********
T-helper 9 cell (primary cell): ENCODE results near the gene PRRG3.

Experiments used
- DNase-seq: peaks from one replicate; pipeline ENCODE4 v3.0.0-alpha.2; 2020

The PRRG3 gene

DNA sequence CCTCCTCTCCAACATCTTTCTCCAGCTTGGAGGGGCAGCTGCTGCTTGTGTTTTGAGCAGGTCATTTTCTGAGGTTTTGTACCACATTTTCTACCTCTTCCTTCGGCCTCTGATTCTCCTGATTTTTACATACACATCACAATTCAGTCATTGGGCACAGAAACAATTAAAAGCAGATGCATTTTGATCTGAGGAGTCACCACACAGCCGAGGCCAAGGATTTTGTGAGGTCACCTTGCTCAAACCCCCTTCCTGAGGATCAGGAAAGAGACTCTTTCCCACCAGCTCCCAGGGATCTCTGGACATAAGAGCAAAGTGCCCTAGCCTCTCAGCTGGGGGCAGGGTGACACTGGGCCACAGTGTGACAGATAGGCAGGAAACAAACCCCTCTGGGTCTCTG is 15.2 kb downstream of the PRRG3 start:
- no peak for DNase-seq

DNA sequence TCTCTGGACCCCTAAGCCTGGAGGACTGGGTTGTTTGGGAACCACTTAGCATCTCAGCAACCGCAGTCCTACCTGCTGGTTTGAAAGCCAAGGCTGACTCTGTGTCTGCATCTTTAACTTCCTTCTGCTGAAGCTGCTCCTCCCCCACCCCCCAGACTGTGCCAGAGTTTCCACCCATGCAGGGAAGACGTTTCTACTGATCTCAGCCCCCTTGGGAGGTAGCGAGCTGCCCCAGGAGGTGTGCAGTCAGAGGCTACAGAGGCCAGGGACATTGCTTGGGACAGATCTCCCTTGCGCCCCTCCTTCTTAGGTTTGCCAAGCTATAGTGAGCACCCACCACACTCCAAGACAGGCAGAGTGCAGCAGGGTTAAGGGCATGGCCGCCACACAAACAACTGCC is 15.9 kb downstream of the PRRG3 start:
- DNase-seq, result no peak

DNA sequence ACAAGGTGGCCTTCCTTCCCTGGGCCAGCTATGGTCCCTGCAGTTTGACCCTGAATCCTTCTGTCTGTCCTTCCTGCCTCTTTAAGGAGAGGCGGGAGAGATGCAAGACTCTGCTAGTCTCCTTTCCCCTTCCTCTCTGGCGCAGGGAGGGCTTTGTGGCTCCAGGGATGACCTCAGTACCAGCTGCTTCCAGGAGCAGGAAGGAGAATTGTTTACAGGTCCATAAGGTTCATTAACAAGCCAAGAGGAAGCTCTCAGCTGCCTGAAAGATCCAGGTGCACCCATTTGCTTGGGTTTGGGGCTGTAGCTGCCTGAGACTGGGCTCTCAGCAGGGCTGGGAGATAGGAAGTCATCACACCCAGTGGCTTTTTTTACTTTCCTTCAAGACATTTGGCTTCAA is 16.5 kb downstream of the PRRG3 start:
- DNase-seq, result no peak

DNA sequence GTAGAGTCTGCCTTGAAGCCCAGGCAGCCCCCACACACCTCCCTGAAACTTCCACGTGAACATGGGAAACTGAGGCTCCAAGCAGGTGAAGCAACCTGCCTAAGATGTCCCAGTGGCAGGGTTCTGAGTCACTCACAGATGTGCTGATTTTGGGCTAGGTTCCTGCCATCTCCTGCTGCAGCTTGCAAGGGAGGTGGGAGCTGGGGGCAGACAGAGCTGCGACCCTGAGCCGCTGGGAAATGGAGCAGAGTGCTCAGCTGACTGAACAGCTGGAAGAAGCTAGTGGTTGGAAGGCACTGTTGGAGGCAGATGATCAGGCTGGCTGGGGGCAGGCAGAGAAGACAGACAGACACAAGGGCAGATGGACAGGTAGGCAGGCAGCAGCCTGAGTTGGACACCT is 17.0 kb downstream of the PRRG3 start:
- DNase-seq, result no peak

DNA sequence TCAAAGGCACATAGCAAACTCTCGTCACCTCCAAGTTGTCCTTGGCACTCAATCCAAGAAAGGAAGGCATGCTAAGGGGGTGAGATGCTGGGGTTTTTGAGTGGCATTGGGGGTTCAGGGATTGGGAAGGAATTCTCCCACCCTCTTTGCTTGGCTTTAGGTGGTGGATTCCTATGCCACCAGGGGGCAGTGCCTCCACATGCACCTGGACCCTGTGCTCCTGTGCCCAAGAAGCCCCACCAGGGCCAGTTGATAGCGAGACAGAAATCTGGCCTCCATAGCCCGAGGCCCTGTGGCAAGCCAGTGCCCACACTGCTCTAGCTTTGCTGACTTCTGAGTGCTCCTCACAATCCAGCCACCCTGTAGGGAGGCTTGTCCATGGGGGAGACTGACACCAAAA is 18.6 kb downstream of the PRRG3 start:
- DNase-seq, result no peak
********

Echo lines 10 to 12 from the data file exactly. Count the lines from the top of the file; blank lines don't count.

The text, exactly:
- DNase-seq, result no peak

DNA sequence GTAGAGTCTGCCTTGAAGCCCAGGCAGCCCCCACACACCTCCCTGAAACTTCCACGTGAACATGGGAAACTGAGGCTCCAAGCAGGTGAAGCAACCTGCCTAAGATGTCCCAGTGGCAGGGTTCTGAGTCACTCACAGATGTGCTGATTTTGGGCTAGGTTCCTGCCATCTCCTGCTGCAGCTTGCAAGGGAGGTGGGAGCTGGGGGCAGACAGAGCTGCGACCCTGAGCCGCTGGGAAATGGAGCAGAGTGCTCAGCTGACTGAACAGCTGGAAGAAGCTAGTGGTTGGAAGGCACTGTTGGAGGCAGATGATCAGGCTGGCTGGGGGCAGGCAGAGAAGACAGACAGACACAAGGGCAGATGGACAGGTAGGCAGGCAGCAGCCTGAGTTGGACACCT is 17.0 kb downstream of the PRRG3 start:
- DNase-seq, result no peak